Fossils feed scientific imagination about the future like no other

Fossils and Las Hoyas

This unique fossil site records the ecological structure of a Lower Cretaceous wetland  (Barremian, 124-129 My) with unprecedented biological fidelity. The vegetal and animal fossil diversity is huge and the  preservation quality of soft tissue in the fossils is simply astonishing. There are myriads of organisms (plants and animals), including the earliest angiosperms, large and small predatory and herbivore dinosaurs, early birds, small sharks, and mammals. Besides fieldwork and the study of several fossils, I have been involved in the description of new species of vertebrates, such as Pterosaurs (Europejara), and a new triconodont mammal, Spinolestes.

Take a look at the Las Hoyas book

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Isolated feathers of Las Hoyas

(Marugán-Lobón and Vullo, 2011)

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Spinolestes xenarthrosus

(Martin et al., 2015)

Europejara

(Vullo et al., 2013)

Fossil skulls, dinosaurs and avian evolution

The emergence of an avian skull encompassed quite complex evolutionary processes. A great part of my research has been devoted to study avian skull evolution at macroevolutionary scales using shape analysis (Geometric Morphometrics). Much of the focus has been both in skull and brain organization, the assessment of their interplay, and developing hypotheses about how development might be underlying these macroevolutionary patterns.

3D landmarks in the avian brain

(Marugán-Lobón et al., 2016)

The evolution of the avian skull

(Buhllar et al., 2012)

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Fossil Birds and the evolution of life histories

Confuciusornis sanctus

Confuciusornis is the most abundant of all the fossil birds unearthed from the Lower Cretaceous Jehol biota in Liaoning Province (China). Actually, it is estimated that nearly a thousand of specimens have been unearthed since its discovery in the late 90's. Using large samples of these fossils, Dr. Chiape at the Dinosaur Institute of the NHM (Los Angeles, CA) and I, have unveiled intriguing features of the life history of this primitive birds.  For instance, we showed that this bird's growth was prolongued, entailing that populations encompassed individuals of multiple sizes, quite unlike modern birds. We were able to determine that the long tail feathers of several specimens were secondary sexual characteristics, and we are now studying its unique beak.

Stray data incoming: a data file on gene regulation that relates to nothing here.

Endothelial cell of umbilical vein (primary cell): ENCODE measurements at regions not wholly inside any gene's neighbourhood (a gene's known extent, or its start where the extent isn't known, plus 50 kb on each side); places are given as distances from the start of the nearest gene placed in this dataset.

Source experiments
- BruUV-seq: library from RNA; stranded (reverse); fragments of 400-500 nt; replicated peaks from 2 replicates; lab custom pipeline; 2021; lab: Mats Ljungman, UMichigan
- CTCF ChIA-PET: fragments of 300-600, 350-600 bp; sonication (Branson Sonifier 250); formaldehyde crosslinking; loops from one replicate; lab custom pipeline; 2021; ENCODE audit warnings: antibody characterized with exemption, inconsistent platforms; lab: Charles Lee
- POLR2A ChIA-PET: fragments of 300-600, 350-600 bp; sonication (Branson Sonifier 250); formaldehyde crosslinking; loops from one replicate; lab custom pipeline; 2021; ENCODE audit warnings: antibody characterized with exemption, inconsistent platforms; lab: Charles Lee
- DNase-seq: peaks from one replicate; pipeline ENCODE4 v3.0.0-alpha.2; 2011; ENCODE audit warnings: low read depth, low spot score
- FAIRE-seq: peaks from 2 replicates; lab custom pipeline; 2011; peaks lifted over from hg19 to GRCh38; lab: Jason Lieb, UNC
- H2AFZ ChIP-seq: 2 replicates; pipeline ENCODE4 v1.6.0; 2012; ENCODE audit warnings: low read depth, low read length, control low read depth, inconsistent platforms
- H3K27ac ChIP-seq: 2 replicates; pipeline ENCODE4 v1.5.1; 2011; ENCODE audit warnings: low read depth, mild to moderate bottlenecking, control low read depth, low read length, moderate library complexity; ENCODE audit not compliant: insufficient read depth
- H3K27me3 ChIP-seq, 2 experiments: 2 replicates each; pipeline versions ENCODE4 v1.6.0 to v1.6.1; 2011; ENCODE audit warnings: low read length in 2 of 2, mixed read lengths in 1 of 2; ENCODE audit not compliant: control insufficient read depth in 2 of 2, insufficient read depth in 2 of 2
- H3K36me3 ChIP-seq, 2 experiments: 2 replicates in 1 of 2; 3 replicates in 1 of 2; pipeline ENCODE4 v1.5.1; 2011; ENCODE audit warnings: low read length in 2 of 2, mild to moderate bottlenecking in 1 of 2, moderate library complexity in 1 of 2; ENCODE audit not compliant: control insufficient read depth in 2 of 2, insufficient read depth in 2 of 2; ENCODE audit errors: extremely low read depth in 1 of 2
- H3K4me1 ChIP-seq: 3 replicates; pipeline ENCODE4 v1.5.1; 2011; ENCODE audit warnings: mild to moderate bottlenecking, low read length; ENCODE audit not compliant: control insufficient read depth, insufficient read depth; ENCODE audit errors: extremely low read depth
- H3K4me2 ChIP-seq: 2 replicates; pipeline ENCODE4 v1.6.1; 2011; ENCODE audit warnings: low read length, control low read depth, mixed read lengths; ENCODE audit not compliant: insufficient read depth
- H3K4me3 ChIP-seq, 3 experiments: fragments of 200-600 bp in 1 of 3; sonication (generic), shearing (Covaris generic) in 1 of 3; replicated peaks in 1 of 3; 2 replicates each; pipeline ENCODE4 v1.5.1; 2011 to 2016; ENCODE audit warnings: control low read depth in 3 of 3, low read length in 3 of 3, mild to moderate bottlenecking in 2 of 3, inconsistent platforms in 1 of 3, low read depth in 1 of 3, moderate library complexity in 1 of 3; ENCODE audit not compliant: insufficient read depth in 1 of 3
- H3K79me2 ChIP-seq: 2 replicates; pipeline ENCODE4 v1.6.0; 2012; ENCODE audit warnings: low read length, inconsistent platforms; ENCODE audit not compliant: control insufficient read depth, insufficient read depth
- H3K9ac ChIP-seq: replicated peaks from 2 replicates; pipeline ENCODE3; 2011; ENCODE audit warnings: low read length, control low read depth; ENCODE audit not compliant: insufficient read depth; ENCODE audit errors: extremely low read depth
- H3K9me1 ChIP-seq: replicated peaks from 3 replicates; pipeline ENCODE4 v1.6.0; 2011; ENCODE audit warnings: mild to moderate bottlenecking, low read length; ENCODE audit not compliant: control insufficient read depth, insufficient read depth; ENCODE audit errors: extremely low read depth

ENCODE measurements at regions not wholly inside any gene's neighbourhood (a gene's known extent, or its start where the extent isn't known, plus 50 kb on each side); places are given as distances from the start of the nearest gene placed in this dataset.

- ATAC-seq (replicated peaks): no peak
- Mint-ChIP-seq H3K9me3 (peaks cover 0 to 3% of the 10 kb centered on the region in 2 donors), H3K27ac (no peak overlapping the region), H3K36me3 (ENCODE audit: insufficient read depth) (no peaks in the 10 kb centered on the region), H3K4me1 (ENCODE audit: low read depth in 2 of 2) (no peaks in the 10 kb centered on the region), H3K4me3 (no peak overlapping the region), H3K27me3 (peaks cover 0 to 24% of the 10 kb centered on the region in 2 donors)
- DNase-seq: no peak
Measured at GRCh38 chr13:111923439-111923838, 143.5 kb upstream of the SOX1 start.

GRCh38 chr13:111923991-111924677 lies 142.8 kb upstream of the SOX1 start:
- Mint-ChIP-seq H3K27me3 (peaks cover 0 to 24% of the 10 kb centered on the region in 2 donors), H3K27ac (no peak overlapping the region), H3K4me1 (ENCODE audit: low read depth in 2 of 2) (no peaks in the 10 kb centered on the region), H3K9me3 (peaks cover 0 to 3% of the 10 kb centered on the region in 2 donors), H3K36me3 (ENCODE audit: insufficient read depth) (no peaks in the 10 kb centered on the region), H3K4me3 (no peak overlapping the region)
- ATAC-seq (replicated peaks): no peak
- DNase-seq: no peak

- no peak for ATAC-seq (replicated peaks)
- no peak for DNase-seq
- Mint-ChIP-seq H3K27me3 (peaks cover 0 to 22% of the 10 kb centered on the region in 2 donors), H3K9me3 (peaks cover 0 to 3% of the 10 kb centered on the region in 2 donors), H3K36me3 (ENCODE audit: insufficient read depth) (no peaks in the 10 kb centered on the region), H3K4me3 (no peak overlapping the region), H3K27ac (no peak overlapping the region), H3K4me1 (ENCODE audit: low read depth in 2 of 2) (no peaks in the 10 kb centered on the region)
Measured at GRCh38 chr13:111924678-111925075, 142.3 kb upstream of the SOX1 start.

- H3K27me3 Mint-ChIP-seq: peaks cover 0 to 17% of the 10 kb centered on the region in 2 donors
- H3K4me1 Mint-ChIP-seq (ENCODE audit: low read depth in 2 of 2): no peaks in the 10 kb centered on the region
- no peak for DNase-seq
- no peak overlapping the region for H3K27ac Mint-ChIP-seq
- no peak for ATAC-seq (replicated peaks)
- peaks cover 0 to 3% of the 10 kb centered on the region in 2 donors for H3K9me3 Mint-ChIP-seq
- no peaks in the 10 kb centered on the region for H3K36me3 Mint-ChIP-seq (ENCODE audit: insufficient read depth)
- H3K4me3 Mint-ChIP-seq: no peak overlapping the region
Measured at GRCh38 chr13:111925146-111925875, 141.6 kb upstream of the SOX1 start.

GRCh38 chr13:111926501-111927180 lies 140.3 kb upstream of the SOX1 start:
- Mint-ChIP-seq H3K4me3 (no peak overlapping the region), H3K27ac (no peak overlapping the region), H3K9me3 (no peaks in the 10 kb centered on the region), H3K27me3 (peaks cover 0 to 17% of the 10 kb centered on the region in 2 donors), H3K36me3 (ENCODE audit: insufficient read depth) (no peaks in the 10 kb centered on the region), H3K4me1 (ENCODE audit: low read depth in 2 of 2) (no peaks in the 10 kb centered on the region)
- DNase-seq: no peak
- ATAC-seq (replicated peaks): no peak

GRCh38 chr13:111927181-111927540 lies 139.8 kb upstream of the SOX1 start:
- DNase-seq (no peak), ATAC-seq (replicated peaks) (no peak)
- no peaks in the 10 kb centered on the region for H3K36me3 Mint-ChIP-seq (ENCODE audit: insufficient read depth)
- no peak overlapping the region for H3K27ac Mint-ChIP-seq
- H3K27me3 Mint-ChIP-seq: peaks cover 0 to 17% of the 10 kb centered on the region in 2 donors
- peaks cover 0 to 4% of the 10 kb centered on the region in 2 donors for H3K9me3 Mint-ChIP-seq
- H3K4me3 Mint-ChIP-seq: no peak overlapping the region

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Couple of C. sanctus (male & female)

Size distribution of known C. sanctus

(Marugán-Lobón et al., 2011)

Connectivity structure of the human skull

(Esteve-Altava et al., 2013)

Fossils, macroevolution and complexity

 

Together with my dear colleagues at the Theoretical Biology lab at the University of Valencia (and at the Institute de Biología Evolutiva, Barcelona) we devised the early steps of the AnNA (Anatomical Netowrk Analysis), a methodological and conceptual framework to study the evolution of morphology  via complex network analysis (i.e., graphs)

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Human skull bone connectivity graph

(Esteve-Altava et al., 2013)

Biological form and shape analysis

 

Using Geometric Morphometrics, we've studied multiple aspects of the evolution of organisms, such as assessing the effect of feeding behavior in the evolution of the avian beak shape.

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Morphospace of raptor skull shape evolution

(Brght et al., 2016)

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Complex interations between ecology, shape variation and biomechanics shaping the avian beak

(Navalón et al., 2018)